Barcelona BioMed Seminars

The cell length can dictate the termination of cell elongation in Arabidopsis thaliana primary root

11 Jul 2018

Speaker: Marta Ibañes Miguez, Ph.D. Condensed Matter Physics department, Associate Professor, University of Barcelona.

Organizers: IRB Barcelona

Date: Wednesday, 11 July, 15:00h

Place: Aula Fèlix Serratosa, Parc Científic de Barcelona

Host: Marco Milán, IRB Barcelona



In this talk I will present our recent results on the cessation of cell elongation in the primary root of Arabidopsis thaliana [1]. The primary root grows thanks to the division of meristematic cells at the root tip and their subsequent cell elongation up to terminal differentiation. Many efforts have been addressed to understand the transition to cell elongation in roots, while the cessation of cell elongation remains less understood. To shed light on this termination process, we used a quantitative approach that involves mathematical and computational modelling together with single root and single cell length measurements. Our approach evaluated three different plausible mechanisms for cell elongation termination: whether it is dictated by the spatial location cells have within the root (Ruler model), the time cells have spent elongating (Timer model) or the length cells have reached (Sizer model). By comparing the predictions of the models with the quantitative measurements in living roots, we suggest that the cell length dictates termination of cell elongation in the primary root of Arabidopsis. In addition, our results suggest that signaling from the plant steroid hormone Brassinosteroids, through the BRI1 receptor, participates in this mechanism. In the talk, I will emphasize the relevance that the interplay between modelling and quantitative biological data had on our study.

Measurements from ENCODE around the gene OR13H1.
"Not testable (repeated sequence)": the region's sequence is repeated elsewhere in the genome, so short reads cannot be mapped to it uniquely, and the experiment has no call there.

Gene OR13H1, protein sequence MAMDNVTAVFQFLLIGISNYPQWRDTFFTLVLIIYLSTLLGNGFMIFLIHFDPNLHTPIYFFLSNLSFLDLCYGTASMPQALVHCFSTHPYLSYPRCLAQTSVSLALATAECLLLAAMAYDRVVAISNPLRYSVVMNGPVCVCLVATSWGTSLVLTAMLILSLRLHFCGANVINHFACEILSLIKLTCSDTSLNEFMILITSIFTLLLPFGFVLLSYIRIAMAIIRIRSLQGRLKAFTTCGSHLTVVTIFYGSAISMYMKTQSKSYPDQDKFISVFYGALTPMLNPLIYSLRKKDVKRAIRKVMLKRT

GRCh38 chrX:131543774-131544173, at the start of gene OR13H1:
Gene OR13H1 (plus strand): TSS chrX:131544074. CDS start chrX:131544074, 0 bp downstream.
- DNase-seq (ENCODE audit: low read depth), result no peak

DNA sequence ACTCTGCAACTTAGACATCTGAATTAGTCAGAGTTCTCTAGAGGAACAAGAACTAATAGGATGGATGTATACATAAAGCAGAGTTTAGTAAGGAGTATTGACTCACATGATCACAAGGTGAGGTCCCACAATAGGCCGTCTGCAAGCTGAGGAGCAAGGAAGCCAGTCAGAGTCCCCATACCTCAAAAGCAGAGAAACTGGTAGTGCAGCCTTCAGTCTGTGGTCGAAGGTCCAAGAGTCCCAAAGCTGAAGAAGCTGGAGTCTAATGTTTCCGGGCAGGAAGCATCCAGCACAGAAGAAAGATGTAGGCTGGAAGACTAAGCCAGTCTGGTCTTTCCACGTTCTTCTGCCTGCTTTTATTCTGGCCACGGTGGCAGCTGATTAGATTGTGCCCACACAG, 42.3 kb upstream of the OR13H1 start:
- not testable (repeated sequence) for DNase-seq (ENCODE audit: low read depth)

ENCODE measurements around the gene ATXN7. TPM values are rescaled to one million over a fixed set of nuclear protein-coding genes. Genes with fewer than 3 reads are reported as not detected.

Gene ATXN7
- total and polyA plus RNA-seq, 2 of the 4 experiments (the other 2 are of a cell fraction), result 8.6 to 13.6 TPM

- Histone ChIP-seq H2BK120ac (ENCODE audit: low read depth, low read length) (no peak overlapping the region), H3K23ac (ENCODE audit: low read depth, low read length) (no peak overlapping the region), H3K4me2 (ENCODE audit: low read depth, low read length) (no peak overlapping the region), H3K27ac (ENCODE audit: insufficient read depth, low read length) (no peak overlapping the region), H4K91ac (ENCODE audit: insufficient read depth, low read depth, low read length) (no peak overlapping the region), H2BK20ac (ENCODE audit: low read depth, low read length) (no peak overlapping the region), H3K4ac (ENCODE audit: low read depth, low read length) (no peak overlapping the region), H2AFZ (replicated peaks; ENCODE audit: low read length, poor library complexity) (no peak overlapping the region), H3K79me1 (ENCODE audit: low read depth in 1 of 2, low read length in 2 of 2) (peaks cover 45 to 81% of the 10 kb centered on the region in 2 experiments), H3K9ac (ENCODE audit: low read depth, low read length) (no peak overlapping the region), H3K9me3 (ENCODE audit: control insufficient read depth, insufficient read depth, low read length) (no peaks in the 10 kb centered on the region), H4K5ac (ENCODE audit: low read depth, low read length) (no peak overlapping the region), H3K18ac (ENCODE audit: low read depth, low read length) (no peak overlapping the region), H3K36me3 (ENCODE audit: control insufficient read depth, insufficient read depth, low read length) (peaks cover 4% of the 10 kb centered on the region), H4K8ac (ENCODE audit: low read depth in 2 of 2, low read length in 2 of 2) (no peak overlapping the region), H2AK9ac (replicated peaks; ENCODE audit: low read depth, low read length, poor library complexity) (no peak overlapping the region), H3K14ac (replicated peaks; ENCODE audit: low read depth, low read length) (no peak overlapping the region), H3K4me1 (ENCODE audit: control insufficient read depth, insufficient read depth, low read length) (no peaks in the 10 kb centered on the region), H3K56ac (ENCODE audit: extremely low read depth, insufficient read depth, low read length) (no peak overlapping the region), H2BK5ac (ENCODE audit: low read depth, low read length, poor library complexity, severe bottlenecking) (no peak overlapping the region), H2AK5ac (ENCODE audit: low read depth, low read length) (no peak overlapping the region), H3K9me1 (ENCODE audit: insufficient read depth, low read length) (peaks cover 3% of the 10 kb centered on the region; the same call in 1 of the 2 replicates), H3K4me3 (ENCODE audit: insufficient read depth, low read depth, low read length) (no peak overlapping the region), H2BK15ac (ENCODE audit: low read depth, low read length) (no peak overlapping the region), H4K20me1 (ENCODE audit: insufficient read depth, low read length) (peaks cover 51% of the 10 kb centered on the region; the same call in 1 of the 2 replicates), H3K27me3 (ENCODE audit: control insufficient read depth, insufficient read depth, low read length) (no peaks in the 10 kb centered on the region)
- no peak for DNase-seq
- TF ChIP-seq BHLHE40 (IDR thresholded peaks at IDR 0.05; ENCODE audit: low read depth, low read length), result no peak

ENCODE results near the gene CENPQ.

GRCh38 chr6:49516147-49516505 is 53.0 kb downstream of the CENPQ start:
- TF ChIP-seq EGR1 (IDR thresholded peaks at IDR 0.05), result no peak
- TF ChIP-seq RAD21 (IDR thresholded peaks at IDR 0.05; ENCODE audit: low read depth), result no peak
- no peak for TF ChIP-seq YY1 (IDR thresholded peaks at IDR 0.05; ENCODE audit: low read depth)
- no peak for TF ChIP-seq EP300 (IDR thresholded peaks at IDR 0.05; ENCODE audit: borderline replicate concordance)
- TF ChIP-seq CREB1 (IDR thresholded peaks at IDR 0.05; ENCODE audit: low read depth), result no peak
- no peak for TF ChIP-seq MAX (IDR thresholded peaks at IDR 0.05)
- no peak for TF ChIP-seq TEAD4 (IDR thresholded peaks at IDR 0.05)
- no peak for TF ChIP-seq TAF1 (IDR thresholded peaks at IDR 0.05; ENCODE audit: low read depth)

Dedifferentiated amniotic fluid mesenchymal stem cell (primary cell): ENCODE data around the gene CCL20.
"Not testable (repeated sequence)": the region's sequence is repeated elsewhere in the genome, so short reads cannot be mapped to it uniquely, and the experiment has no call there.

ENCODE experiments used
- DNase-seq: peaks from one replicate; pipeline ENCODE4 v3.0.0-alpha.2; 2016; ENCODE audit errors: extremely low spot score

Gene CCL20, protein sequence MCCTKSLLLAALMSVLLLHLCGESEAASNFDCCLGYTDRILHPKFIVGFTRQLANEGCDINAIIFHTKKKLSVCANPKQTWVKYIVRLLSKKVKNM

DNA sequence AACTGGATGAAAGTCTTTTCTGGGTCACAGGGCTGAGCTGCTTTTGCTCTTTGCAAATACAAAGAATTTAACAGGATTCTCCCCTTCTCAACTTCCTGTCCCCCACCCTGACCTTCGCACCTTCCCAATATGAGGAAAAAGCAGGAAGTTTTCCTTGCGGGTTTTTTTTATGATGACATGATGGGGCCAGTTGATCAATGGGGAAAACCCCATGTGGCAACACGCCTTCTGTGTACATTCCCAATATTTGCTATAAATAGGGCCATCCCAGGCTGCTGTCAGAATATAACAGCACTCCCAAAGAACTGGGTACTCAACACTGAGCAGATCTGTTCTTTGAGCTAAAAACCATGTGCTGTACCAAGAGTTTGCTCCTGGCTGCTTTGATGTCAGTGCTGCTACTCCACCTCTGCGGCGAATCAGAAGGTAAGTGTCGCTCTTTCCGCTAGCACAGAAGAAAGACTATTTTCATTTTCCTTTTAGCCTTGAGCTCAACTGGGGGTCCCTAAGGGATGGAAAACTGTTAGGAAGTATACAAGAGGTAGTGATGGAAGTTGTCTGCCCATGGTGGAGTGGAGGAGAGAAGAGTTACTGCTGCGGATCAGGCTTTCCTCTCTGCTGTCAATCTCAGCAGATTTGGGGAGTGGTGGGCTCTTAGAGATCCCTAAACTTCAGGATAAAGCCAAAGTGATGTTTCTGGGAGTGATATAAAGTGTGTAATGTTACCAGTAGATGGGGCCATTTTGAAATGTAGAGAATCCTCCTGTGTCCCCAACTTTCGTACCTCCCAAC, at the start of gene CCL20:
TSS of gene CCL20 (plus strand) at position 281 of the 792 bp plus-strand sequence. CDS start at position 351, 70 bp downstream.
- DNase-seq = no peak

[1] "A Sizer model for cell differentiation in Arabidopsis thaliana root growth." Pavelescu I, Vilarrasa-Blasi J, Planas-Riverola A,González-García MP, Caño-Delgado AI, Ibañes M. Mol Sys Biol. 2018;14(1):e7687


Cell and Developmental Biology Programme Seminar